J. L. BELL is a Massachusetts writer who specializes in (among other things) the start of the American Revolution in and around Boston. He is particularly interested in the experiences of children in 1765-75. He has published scholarly papers and popular articles for both children and adults. He was consultant for an episode of History Detectives, and contributed to a display at Minute Man National Historic Park.

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Tuesday, July 05, 2016

Marshfield’s Special Spot on the Road to Concord, 7 July

On Thursday, 7 July, I’ll speak on “The Road to Concord: How Massachusetts Moved Toward War in 1774-75” at the Winslow House in Marshfield. There will be a book signing and light refreshments afterwards. Admission is $5 for members of the Historic Winslow House Association, $7 for others. If you’re on the South Shore, please come!

In The Road to Concord, and in my talks about it, I say that after the “Powder Alarm” on 2 Sept 1774, Gen. Thomas Gage’s authority as royal governor of Massachusetts stopped at the gates of Boston. That was of course more than seven months before actual war broke out.

In the fall of 1774 Gage held power in Boston and in nearby Castle William. In every other town of the province, people were free to ignore the Massachusetts Government Act, and they did. They kept the courts closed and the Provincial Congress open, and there was almost nothing the governor could do about it.

There was one exception to that pattern, however. In 1775 Gen. Gage wrested back some control over Marshfield, a coastal town in Plymouth County.

That episode started with a call by Timothy Ruggles, a former speaker of the Massachusetts House and militia general, for men to form a military Association to support the royal government. A large contingent of Loyalists from Marshfield answered that call, led by Nathaniel Ray Thomas, one of the mandamus Council. A letter sent from Boston on 26 Jan 1775 described how folks in the neighboring towns responded in turn:
About a week ago, one hundred and fifty of the principal inhabitants of the Town of Marshfield entered into General Ruggles’s Association against the Liberty plan. When this was known at Plymouth, the faction there threatened to come down in a body and make them recant, or drive them off their farms; on this the Marshfield Associators sent an express to General Gage, to acquaint him with their situation and determination, and to beg his support.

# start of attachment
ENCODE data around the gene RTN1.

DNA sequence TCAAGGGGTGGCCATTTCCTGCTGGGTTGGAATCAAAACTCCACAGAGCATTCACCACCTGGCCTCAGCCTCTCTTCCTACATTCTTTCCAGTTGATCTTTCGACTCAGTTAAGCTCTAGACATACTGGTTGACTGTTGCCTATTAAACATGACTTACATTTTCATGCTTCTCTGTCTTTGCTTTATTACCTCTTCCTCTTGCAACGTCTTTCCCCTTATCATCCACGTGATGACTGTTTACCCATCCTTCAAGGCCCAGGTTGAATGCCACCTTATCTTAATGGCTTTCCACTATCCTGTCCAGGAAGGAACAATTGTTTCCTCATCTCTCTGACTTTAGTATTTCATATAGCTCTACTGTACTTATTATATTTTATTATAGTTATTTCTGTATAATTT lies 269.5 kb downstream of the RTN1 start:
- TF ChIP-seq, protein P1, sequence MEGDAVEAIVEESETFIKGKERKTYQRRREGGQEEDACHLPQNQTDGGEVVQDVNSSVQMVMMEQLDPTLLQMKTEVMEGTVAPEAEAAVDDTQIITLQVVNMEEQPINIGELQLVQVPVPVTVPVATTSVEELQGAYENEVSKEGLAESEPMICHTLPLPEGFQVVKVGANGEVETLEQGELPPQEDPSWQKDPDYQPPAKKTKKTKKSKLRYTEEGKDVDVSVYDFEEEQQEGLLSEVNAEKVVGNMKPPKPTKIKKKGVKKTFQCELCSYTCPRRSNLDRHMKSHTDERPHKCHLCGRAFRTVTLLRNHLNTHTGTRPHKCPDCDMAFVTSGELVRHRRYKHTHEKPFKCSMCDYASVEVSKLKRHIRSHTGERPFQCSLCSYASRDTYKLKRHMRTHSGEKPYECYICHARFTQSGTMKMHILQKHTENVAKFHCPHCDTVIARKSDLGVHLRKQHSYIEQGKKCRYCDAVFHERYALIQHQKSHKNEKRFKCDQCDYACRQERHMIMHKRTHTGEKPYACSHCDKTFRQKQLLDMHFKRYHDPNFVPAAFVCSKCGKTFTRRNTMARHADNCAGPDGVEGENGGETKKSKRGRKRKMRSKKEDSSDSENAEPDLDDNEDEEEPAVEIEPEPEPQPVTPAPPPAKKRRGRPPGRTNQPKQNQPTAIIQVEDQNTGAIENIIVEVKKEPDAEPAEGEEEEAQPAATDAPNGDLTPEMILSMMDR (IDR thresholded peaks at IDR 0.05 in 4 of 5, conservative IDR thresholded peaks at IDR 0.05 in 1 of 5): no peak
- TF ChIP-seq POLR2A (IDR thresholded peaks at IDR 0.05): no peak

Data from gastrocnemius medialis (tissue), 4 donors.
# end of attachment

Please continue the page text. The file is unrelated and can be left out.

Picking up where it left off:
On 23 January, the governor detached Capt. Nisbet Balfour of the 4th Regiment to support the Marshfield Loyalists. The letter described him as bringing “three Subalterns, and a hundred private men,” plus “three hundred stand of Arms for the use of the gentlemen of Marshfield.” Those companies landed near the mouth of the North River and moved into buildings on Thomas’s estate.

The next day, one of those supporters reported on the regulars’ arrival in a letter which James Rivington later printed in his newspaper in New York:
Two hundred of the principal inhabitants of this loyal Town, insulted and intimidated by the licentious spirit that unhappily has been prevalent amongst the lower ranks, of people in the Massachusetts Government, having applied to the Governour for a detachment of his Majesty’s Troops to assist in preserving the peace, and to check the insupportable insolence of the disaffected and turbulent, were happily relieved by the appearance of Captain Balfour’s party, consisting of one hundred Soldiers, who were joyfully received by the Loyalists.

Upon their arrival, the valour of the Minute-Men was called forth by [Samuel] Adams’s crew; they were accordingly mustered, and to the unspeakable confusion of the enemies of our happy Constitution, no more than twelve persons presented themselves to bear Arms against the Lord’s anointed. It was necessary that some apology should be made for the scanty appearance of their volunteers, and they coloured it over with a declaration that “had the party sent to Marshfield consisted of half a dozen Battalions, it might have been worth their attention to meet and engage them; but a day would come when the courage of their Minute host would be able to clear the country of all their enemies, howsoever formidable in numbers.”

The King’s Troops are very comfortably accommodated, and preserve the most exact discipline; and now every faithful subject to his King dare freely utter his thoughts, drink his Tea, and kill his Sheep as profusely as he pleases.
The Patriot movement was encouraging Americans to make as much wool as possible so as to supply American spinners and weavers and cut down the need for imported cloth. Killing a sheep for meat had therefore become a political act.

On 27 January, Gen. Gage reported to the Earl of Dartmouth in London:
The town of Marshfield, with part of that of Scituate, having been lately under terrors…from the threats of their neighbours, for having formed some associations amongst themselves, applied to me for protection; and I have sent a detachment of one hundred men to their relief. It is the first instance of an application to government for assistance, which the faction has ever tried to persuade the people they would never obtain, but be left to themselves.
Three weeks later he confidently added, “The sending a detachment to Marshfield has had a good effect in that quarter of the country, and I hope will encourage other places, where oppression is felt, to make applications of the same nature.”

TOMORROW: Protests from the neighboring towns.

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